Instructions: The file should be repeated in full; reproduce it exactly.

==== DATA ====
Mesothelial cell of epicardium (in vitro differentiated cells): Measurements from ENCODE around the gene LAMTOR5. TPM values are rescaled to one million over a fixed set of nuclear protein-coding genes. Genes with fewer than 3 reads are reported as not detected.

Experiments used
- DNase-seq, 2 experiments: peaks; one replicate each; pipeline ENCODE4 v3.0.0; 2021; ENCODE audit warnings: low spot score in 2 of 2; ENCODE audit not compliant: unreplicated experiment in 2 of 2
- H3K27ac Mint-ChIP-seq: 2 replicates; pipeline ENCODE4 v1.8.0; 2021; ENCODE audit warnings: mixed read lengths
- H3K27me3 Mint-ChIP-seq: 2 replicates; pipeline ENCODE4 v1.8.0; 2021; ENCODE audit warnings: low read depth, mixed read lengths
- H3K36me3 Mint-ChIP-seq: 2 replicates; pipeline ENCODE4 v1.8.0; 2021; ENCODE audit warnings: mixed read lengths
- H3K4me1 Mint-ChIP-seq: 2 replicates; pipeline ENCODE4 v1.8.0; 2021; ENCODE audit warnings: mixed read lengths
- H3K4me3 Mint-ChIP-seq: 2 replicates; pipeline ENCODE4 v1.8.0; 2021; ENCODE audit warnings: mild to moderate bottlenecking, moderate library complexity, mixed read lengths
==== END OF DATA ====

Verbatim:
Mesothelial cell of epicardium (in vitro differentiated cells): Measurements from ENCODE around the gene LAMTOR5. TPM values are rescaled to one million over a fixed set of nuclear protein-coding genes. Genes with fewer than 3 reads are reported as not detected.

Experiments used
- DNase-seq, 2 experiments: peaks; one replicate each; pipeline ENCODE4 v3.0.0; 2021; ENCODE audit warnings: low spot score in 2 of 2; ENCODE audit not compliant: unreplicated experiment in 2 of 2
- H3K27ac Mint-ChIP-seq: 2 replicates; pipeline ENCODE4 v1.8.0; 2021; ENCODE audit warnings: mixed read lengths
- H3K27me3 Mint-ChIP-seq: 2 replicates; pipeline ENCODE4 v1.8.0; 2021; ENCODE audit warnings: low read depth, mixed read lengths
- H3K36me3 Mint-ChIP-seq: 2 replicates; pipeline ENCODE4 v1.8.0; 2021; ENCODE audit warnings: mixed read lengths
- H3K4me1 Mint-ChIP-seq: 2 replicates; pipeline ENCODE4 v1.8.0; 2021; ENCODE audit warnings: mixed read lengths
- H3K4me3 Mint-ChIP-seq: 2 replicates; pipeline ENCODE4 v1.8.0; 2021; ENCODE audit warnings: mild to moderate bottlenecking, moderate library complexity, mixed read lengths